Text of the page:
The poll, taken in late July and early August, before the political conventions, found that half of 1,018 respondents surveyed had an unfavorable view of Mr. Trump, compared with 38 percent who had a favorable view. In a poll conducted at the start of Mr. Trump’s presidency, 37 percent of troops had an unfavorable opinion, and 46 percent had a favorable view.
Stars and Stripes first started as a publication for Union troops during the Civil War, when soldiers commanded by Ulysses S. Grant overran Bloomfield, Mo., en route to Cape Girardeau. Former pressmen were among the troops, and they set up shop at a local newspaper office that had been abandoned by its Confederate sympathizer publisher.
Since then, the paper has been on newsstands in military “PX” shopping areas and command tents in places like Langres, France, during World War II and Afghanistan and Iraq more recently. It has published cartoons that lampooned commanders, as well as news articles and commentary that are often at odds with the official view from the Pentagon or White House.
Max Lederer, the publisher of Stars and Stripes since 2007, said the administration’s rolling conflict with the news media had given cover to Pentagon officials to move against the publication.
As an example of articles that he said contradicted the administration’s narrative, he cited reporting by Stars and Stripes this year on Fort Hood, in Texas, which a recent article called “the Army’s most crime-ridden post,” after the April killing of a soldier there, Specialist Vanessa Guillen.
Stars and Stripes staff members first learned of plans to shutter the publication when it appeared in the defense secretary’s proposed budget in February.
Stars and Stripes has been a journalistic port of call for the grunt on the ground because it has always been available to them, even during the height of combat in the United States’ wars.
“The U.S. military as a whole is trying to reduce its electromagnetic signature, and that means service members will likely not have their phones or even access to the internet while in a war zone,” said Jeff Schogol, a former Stars and Stripes reporter who now writes for the online publication Task & Purpose. “That’s why Stars and Stripes is still vital to keeping troops downrange informed. The Russians and Chinese cannot jam or launch a denial of service attack against physical copies of a newspaper.”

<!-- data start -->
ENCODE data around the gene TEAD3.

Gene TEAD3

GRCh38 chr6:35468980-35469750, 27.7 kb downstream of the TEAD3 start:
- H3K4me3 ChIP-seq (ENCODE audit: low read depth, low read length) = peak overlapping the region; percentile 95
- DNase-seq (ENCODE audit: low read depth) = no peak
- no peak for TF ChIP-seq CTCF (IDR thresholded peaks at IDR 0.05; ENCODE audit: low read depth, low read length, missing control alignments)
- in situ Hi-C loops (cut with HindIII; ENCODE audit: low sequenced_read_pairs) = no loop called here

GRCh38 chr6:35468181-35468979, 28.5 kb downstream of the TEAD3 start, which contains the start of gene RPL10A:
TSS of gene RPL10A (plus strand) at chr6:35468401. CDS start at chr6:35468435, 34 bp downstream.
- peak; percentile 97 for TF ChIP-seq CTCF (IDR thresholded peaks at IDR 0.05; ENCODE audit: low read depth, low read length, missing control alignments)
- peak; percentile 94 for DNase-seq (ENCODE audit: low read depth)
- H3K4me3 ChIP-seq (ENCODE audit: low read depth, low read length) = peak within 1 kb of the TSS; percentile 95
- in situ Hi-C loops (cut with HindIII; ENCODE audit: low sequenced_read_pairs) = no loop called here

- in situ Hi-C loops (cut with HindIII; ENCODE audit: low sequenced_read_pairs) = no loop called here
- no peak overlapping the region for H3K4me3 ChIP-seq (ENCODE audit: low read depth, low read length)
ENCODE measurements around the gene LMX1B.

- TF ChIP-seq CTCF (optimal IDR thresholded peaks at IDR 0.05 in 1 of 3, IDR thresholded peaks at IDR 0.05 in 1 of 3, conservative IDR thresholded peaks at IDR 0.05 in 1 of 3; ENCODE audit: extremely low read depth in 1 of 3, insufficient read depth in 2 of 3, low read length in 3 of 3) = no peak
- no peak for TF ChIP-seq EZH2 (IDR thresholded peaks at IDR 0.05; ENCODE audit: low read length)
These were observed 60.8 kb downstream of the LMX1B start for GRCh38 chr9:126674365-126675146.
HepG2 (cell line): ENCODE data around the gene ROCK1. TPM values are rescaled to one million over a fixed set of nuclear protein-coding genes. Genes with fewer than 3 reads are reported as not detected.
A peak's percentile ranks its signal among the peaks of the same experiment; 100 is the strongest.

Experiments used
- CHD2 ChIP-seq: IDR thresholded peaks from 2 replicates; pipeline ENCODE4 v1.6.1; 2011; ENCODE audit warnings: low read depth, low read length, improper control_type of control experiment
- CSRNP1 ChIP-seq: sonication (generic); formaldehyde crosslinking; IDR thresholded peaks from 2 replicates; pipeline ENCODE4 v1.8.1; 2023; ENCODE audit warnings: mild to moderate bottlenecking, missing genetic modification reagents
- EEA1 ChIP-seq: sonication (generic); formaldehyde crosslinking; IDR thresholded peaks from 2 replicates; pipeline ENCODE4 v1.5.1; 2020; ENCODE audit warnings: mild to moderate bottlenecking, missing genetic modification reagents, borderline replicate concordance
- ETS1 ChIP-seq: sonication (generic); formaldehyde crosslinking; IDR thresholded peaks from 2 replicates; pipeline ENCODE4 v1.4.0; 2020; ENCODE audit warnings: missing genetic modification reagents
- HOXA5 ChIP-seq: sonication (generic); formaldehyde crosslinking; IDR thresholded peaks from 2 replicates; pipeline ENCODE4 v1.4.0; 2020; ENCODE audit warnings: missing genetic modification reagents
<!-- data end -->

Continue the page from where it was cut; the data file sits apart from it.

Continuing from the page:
The newspaper goes into a level of detail about things that matter to troops that other publications do not. For instance, headlines in Stars and Stripes on Friday included “U.S. Army Japan Eases Travel Restrictions in Time for Labor Day Weekend” and “Face Masks With Valves Are Now Off Limits for Soldiers in South Korea.”
Journalists who work for Stars and Stripes have known for months that their publication was on the chopping block, but they said their hope remains that pressure from Congress may save their jobs.
Employees of broadcast operations under the State Department’s purview have been expressing similar concerns.
In April, Mr. Trump called Voice of America “disgusting” and urged the Senate to confirm Michael Pack — an ally of Stephen K. Bannon, a former Trump adviser — to head its parent agency. His nomination languished for two years over concerns from Democratic and Republican lawmakers that he would make federally funded outlets a mouthpiece for the Trump administration.
Since taking over the agency in June, Mr. Pack has fired the heads of the four media outlets and an internet freedom nonprofit under his management. He has threatened to withhold visa approvals for at least 76 foreign journalists at V.O.A., who were recruited to translate news into languages like Swahili and Mandarin, putting many at risk of deportation. In August, he published an internal report alleging “systemic security failures” within the agency, and then suspended many of the remaining career officials in his front-office who disagreed with his leadership.
Pranshu Verma contributed reporting from Washington, and Marc Tracy from New York.